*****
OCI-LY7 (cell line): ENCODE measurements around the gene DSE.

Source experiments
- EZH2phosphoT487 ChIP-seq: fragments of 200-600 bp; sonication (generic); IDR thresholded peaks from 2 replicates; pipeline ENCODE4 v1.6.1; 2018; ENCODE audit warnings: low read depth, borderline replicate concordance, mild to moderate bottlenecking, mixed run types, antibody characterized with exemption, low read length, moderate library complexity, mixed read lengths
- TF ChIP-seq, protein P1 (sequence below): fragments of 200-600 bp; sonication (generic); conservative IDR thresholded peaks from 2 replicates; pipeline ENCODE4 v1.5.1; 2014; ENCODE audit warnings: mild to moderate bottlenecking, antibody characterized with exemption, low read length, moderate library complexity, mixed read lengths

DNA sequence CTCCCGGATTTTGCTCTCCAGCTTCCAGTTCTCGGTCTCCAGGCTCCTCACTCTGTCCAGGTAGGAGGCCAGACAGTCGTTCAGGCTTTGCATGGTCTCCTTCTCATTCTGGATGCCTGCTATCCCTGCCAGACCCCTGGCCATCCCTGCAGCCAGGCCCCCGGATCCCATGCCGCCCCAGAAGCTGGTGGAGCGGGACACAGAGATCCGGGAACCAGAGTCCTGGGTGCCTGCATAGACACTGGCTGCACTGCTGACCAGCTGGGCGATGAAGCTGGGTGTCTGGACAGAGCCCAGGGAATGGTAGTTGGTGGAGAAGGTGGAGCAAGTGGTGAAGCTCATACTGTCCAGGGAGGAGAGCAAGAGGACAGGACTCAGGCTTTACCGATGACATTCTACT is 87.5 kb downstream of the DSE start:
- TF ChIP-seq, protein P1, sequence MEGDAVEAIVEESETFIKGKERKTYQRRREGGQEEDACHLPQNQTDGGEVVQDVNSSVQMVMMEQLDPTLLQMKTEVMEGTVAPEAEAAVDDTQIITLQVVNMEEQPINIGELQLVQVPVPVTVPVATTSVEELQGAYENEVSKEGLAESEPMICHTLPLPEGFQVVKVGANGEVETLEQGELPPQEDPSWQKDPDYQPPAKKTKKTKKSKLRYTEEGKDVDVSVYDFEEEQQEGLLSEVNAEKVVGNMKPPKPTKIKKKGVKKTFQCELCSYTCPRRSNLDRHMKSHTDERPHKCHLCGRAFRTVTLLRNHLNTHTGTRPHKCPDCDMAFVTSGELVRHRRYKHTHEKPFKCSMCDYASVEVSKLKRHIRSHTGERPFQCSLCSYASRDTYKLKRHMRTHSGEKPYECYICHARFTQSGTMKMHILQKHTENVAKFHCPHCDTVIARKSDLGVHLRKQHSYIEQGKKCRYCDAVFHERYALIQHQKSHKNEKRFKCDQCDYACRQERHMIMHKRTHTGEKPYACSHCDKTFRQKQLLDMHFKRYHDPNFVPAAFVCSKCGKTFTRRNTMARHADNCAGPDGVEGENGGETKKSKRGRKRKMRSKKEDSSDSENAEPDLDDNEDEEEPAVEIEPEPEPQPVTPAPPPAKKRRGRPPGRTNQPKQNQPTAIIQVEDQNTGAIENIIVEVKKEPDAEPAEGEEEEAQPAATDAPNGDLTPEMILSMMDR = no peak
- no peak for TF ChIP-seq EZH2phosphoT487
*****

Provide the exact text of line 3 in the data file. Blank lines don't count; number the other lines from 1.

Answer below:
- EZH2phosphoT487 ChIP-seq: fragments of 200-600 bp; sonication (generic); IDR thresholded peaks from 2 replicates; pipeline ENCODE4 v1.6.1; 2018; ENCODE audit warnings: low read depth, borderline replicate concordance, mild to moderate bottlenecking, mixed run types, antibody characterized with exemption, low read length, moderate library complexity, mixed read lengths